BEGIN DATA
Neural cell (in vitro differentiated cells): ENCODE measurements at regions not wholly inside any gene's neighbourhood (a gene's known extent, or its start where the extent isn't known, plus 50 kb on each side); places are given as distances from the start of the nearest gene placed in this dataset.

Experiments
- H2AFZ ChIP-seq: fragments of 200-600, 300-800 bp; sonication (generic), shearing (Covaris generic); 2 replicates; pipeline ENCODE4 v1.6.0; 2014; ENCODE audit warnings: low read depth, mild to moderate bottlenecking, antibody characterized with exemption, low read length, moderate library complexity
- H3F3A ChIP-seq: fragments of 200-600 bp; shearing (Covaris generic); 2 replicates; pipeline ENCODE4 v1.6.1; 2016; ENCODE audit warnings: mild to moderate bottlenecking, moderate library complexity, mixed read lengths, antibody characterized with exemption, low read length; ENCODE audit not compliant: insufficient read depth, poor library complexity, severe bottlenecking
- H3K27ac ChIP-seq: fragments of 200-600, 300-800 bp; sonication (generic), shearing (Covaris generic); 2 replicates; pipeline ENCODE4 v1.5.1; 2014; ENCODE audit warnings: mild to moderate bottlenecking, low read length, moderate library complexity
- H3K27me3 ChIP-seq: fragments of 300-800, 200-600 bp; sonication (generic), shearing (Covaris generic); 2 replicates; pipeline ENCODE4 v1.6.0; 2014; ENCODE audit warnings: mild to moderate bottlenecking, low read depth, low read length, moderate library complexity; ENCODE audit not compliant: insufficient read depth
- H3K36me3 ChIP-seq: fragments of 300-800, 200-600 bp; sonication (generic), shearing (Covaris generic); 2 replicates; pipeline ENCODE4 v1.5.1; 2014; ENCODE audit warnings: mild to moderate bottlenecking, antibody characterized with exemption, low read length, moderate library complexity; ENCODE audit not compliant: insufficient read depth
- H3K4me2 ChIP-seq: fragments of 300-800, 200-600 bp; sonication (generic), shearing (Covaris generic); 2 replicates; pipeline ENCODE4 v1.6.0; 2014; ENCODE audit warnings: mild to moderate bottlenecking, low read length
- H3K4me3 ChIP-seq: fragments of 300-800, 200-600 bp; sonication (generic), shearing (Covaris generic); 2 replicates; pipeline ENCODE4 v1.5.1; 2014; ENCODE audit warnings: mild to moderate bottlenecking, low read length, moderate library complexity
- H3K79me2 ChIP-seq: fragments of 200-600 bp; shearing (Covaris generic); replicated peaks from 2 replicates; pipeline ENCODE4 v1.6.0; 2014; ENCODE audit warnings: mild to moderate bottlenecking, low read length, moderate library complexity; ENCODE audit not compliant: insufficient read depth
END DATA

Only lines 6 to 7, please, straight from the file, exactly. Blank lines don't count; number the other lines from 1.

- H3K27me3 ChIP-seq: fragments of 300-800, 200-600 bp; sonication (generic), shearing (Covaris generic); 2 replicates; pipeline ENCODE4 v1.6.0; 2014; ENCODE audit warnings: mild to moderate bottlenecking, low read depth, low read length, moderate library complexity; ENCODE audit not compliant: insufficient read depth
- H3K36me3 ChIP-seq: fragments of 300-800, 200-600 bp; sonication (generic), shearing (Covaris generic); 2 replicates; pipeline ENCODE4 v1.5.1; 2014; ENCODE audit warnings: mild to moderate bottlenecking, antibody characterized with exemption, low read length, moderate library complexity; ENCODE audit not compliant: insufficient read depth